Some Essay's I Have Written:

January 2008 update: I finally realized I should mention that I have been so busy this past 10 years traveling and working as a web programmer that I have not had time to do any casual writing. That is not to say I haven't been writing. I have. Lots of web page content such as my travel blog and the content for numerous other web sites esprcially travel and Navy related and of course my many business related web sites.

The Sixth Dimension: Memories

We write for many reasons. The "we" I refer to are writers who have taken the time to reflect on why? Before I can discuss why others write, I must explain why I write. I write to preserve my experiences and memories. I have asked myself what and who am I? In the end what remains of us that has true value? For me it is my memories and experiences. Take everything away, strip away all earthly possessions, friends and loved ones will come and go, yet what remains? Our essence. This essential quality comes from what we learned from our life's experiences. What do we have left of these experiences, but our memories?

Virginia Wolf said it best in her essay A Sketch of the Past. "If life has a base that it stands upon, if it is a bowl that one fills and fills and fills-then my bowl without a doubt stands upon this memory." The memory she refers to is her first memory. I see life the same way. Over the years I have poured and poured tens of thousands of memories into this bowl. Together they have created my core, my very being.

Since my memories are the basis for defining "me," I feel compelled to record them. At first I wanted to record them for myself, but I have come to realize that if they end with me where is my legacy? When my time here on Earth ends, will I disappear as if I never existed. Can I gain some form of an afterlife by recording my memories? Perhaps if I can write well enough I can possibly capture that essence on paper and give myself a form of immortality? That is the nucleus of the reason I feel I must write.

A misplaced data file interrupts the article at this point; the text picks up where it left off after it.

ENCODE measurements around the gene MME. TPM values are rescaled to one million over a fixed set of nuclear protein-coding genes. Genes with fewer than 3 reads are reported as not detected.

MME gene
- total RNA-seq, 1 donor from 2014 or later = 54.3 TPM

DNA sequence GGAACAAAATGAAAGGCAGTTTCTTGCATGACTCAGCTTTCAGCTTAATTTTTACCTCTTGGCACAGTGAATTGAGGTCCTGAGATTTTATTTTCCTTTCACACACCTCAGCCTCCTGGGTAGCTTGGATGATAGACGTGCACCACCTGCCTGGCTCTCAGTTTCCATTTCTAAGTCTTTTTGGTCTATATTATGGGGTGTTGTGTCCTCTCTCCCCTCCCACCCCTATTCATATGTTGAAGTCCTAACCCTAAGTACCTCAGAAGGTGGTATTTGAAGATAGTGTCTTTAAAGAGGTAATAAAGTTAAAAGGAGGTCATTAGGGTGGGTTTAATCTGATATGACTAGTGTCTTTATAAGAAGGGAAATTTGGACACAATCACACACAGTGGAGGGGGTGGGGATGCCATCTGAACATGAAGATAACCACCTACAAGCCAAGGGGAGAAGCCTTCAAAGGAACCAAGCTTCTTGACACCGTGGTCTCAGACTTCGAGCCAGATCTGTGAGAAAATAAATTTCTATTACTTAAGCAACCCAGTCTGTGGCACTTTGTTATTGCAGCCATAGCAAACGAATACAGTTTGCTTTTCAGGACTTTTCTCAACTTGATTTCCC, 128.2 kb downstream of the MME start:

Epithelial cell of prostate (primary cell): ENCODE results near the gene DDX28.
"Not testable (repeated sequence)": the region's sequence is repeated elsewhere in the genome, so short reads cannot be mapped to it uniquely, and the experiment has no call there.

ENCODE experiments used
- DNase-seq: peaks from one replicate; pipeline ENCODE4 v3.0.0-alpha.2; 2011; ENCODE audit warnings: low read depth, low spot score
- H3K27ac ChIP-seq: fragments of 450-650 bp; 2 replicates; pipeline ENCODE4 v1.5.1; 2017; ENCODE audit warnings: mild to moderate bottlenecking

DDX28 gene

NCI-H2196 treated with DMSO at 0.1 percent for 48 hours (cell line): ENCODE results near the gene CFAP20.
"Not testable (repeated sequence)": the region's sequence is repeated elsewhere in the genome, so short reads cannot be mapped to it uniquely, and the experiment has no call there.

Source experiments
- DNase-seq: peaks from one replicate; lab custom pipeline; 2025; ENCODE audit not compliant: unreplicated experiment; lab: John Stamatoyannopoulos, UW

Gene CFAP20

I enjoy the luxury of reminiscing and exploring that Sixth Dimension I call memories (the sixth because the first five are already used). I have found that the Sixth Dimension is almost endless, for every memory I recall it leads me onto many others. It is like striking the pack on a billiard table, with one cue ball, and the balls go flying in every direction. Then all I need to do is put the balls in my corner pocket, with my pen and my journal, and their mine to keep.

Virginia Woolf describes her days as consisting of "being" and "non-being." Where a good day is made up of more "being" than "non-being." By this, I believe she means that "being" is doing something that is good, constructive, enjoyable, or satisfying. "Non-being," on the other hand is the opposite and are those moments that we want to forget. I like this analogy because my writing aids me in rediscovering these "being" moments. This rediscovery is like uncovering a lost treasure-trove of "jewels." These "jewels" have led me to believe that I have lived a very interesting life. To use Virginia Woolf's expression, I believe I have a "being" life. The beauty of it is, I am still young enough for many more "being" days.

Other writers have written about why they write and from a comparison of why I write to what they have written I have found one common thread. It is to express the self, ones Id, or as Joan Didion said it in her essay Why I Write:

Why I Write. There you have three short unambiguous words that share a sound, and the sound they share is this:




In many ways writing is the act of saying I, of imposing oneself upon other people, of saying listen to me, see it my way, change your mind.

Ms. Didion uses her "I" a little differently than I do. She uses it to persuade others to accept some belief or opinion she has that she wants the reader to believe. This is in contrast with my I, which is to describe myself to the reader.

Like Ms. Didion, the author George Orwell writes to persuade. From his essay Why I Write he says: "I write it (he is speaking of writing a book) because there is some lie that I want to expose, some fact to which I want to draw attention, and my initial concern is to get a hearing."